Growing interest in anime movies is a beacon of hope for the entire industry Anime films have been a big hit at the domestic box office — a sign there is room in the movie market for more than just sequels and superheroes.

Growing interest in anime movies is a beacon of hope for the entire industry

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Japanese animation, or anime, has been around for decades and has spawned as titles such as "Demon Slayer," "Pokemon," "Naruto." But anime movies have only recently become consistent hits at the U.S. box office. That may bode well for a movie market saturated with sequels and superheroes. NPR's Maison Tran has more.

MAISON TRAN, BYLINE: Sailing the seas in search of fruit that gives powers, shooting energy beams out of palms, fighting demons with swords and sorcery...


UNIDENTIFIED ACTOR #1: (As character, speaking Japanese).

TRAN: ...All on brand for the anime movies that have come out this year to great success in the U.S. "Dragon Ball Super: Super Hero" grossed over $38 million. And the recent "One Piece: Red" opened with 9 million.

JEFF BOCK: Usually, a film like this would take the box office by surprise, you know? And a lot of analysts wouldn't even mention the film. And now a lot of them are predicting, hey, oh, an anime film's coming in? Oh, that could be number one at the box office. That was just unheard of even three years ago.

TRAN: That's Jeff Bock, a box office analyst for Exhibitor Relations. He says films like "Pokemon: The First Movie," which came out in 1999, and Studio Ghibli's "Spirited Away," which had great critical acclaim, laid the groundwork for how these later movies did so well. Since then, anime's audience has grown massively. One of the biggest anime conventions in America, Anime NYC, went from about 22,000 attendees in 2017 to 55,000 this year.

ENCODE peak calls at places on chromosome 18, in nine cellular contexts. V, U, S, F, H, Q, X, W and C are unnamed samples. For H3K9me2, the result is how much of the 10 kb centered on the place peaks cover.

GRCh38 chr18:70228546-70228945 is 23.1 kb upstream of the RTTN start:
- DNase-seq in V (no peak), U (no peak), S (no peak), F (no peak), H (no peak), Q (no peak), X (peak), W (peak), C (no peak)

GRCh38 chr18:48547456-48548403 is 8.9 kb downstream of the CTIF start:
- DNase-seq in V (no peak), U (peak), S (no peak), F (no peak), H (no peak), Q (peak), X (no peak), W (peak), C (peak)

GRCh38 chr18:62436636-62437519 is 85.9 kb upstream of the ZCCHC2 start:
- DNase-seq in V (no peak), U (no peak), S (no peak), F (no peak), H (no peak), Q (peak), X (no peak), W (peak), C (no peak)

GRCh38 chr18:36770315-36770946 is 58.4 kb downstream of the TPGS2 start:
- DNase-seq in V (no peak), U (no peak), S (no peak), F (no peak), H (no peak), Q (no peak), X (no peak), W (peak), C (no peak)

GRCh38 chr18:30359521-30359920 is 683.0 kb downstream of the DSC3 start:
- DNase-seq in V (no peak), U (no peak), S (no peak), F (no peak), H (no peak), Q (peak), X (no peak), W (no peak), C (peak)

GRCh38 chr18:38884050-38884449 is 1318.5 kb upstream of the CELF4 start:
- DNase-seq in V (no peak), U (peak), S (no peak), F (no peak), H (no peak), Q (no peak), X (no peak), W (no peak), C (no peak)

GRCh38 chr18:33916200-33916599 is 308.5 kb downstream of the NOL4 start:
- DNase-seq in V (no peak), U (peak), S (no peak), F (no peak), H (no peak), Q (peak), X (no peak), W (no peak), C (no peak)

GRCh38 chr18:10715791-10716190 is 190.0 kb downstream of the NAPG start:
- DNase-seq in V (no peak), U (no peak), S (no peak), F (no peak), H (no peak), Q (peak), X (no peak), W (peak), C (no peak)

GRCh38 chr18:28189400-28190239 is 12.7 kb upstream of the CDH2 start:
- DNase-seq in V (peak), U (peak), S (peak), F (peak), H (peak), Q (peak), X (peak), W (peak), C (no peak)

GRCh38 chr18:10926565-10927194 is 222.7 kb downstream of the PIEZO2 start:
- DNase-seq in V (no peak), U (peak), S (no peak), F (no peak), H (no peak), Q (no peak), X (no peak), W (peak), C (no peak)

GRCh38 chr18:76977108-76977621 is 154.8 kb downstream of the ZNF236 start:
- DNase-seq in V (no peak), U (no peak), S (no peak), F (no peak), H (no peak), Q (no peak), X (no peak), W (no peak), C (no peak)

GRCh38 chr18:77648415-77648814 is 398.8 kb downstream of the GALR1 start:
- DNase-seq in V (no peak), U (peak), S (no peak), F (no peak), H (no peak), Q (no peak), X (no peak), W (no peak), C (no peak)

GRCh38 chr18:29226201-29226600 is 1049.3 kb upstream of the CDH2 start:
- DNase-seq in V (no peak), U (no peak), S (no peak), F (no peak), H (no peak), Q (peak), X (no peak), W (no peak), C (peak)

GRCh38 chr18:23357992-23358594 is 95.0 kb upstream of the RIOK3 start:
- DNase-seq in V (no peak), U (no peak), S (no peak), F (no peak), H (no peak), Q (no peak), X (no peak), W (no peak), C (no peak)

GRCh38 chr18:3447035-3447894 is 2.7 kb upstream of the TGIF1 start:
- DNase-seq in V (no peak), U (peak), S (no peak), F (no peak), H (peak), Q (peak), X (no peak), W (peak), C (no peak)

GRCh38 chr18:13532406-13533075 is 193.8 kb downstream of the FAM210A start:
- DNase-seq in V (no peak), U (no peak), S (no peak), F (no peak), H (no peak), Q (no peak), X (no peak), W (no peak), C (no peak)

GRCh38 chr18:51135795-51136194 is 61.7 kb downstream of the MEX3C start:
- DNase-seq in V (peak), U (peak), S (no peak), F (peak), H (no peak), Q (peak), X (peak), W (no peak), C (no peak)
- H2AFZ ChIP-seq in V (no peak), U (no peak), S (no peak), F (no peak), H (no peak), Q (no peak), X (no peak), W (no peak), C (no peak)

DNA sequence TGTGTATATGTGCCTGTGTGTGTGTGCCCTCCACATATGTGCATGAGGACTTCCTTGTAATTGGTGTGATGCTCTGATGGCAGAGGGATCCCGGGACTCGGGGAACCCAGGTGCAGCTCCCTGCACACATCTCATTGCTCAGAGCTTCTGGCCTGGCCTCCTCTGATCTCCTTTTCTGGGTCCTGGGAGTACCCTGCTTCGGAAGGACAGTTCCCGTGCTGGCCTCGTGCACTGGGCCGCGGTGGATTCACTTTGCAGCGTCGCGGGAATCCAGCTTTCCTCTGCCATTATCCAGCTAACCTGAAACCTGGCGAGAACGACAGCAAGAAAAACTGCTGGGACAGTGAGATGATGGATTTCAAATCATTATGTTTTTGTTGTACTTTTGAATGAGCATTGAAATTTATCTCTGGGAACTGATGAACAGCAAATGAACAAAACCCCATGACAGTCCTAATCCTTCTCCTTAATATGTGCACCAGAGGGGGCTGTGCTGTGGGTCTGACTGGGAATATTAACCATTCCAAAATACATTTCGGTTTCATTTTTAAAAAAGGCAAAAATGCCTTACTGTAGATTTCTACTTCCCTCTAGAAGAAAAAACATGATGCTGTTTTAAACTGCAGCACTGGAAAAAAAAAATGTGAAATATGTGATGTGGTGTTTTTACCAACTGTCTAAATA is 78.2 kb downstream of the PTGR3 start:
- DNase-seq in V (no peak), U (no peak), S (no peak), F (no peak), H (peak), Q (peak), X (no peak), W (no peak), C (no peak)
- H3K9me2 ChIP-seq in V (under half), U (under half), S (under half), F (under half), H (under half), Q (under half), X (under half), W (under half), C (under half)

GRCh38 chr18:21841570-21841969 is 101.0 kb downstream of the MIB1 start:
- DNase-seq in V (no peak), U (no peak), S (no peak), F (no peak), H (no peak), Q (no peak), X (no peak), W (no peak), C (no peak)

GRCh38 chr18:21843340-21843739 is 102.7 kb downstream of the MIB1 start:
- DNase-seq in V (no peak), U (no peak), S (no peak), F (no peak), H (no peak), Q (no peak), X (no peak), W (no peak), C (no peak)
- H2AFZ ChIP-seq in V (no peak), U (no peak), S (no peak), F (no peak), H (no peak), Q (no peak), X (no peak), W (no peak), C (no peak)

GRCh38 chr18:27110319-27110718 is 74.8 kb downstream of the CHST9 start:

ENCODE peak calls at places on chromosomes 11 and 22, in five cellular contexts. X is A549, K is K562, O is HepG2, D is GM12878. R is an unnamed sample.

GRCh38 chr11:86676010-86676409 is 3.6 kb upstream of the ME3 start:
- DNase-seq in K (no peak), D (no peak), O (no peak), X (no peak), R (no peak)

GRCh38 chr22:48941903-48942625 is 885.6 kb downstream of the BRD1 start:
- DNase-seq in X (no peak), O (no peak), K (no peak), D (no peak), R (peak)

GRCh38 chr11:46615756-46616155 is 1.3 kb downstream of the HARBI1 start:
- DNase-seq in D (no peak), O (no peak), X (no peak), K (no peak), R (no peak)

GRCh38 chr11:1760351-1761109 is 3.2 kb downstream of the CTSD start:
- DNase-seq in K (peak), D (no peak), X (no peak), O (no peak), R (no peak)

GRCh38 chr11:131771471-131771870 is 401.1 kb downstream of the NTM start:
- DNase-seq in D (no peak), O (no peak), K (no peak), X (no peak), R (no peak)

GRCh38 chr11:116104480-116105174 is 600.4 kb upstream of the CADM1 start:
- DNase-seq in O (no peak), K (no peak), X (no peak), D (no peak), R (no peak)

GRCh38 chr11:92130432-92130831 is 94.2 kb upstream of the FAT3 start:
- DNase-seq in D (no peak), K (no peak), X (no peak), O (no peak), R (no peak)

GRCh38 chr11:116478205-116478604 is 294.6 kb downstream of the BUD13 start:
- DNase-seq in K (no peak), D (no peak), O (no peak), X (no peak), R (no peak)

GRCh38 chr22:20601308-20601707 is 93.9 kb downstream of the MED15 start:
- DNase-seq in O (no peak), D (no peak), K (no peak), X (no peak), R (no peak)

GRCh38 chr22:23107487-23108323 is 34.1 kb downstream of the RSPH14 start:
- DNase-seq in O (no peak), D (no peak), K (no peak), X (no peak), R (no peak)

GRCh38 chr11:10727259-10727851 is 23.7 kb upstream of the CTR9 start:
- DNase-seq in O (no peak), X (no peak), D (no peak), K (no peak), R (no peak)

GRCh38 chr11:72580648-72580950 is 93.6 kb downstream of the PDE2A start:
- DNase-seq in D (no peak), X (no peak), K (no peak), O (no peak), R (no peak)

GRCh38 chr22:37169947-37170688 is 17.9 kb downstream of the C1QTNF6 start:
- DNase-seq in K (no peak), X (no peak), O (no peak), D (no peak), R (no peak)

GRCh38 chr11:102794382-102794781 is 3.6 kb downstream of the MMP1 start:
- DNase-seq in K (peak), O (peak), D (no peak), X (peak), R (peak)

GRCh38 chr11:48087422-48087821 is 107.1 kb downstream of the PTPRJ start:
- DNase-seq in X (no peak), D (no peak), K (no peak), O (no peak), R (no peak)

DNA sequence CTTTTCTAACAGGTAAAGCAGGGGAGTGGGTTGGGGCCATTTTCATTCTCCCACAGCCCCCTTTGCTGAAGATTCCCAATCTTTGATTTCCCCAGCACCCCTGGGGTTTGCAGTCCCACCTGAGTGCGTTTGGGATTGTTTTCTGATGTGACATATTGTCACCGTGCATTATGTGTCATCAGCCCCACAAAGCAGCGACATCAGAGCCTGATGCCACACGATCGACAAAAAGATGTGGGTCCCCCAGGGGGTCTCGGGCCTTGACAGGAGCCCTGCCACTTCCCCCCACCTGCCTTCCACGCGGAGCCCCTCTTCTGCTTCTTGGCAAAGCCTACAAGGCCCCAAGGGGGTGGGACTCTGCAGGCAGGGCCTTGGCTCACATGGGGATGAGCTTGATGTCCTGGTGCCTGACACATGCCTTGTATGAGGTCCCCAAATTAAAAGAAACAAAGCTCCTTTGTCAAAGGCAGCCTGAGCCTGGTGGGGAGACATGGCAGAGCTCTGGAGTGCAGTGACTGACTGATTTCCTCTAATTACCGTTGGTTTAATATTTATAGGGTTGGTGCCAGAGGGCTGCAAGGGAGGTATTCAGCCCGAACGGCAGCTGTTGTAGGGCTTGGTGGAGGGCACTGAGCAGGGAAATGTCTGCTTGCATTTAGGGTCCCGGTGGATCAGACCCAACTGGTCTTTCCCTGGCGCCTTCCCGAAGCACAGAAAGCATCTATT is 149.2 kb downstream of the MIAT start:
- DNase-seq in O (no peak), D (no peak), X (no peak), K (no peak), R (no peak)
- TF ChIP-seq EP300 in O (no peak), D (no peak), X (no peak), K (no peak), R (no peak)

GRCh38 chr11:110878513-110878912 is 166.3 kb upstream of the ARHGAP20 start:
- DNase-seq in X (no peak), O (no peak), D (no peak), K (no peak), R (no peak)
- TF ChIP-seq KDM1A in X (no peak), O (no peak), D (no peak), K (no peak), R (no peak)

BOCK: That's great news not only for theaters and and audiences, but for the theatrical community, which is losing more genres than it's gaining. To see something like this shoot up is like a beacon of hope for the entire industry.

TRAN: Usually, these films only screen for a few weeks, so dedicated fans rush out to see them opening weekend. Mitchel Berger, senior VP of Global Commerce at Crunchyroll, the No. 1 distributor of these anime films, says they owe it to these fans.

BOCK: There's just something special about getting together in real life and watching it on the big screen. And I think that is another big key into why it's been a success. We have amazing content to show, and we have a fan base that loves to come out and see it in theaters.

TRAN: As passionate as these fans are, there's still a little bit of stigma around this medium, as one might associate cartoons with kids. But Peter Tatara, director of Anime NYC, says there's a lot more in common with a Marvel movie fanatic and an avid anime fan than one might think. And whether a kid is swinging around New York in spandex or flying around Japan in a jumpsuit...

PETER TATARA: Whether it's about an alien with a monkey tail or Captain America, it's still the same thing that brings people together.


CHRISTOPHER SABAT: (As Piccolo) It's do-or-die time, so draw out all of your strength.

KYLE HEBERT: (As Gohan, yelling).

TRAN: As these animated films consistently make upwards of $30 million domestically, they're hitting more than just their target demographic. And Hollywood has taken notice. Sony acquired Crunchyroll in 2021 for $1.2 billion. Netflix and Disney are already licensing and producing anime. But wherever this goes, anime fans...


UNIDENTIFIED ACTOR #2: (As character, speaking Japanese).


TRAN: ...Will be eating good.

Maison Tran, NPR News.


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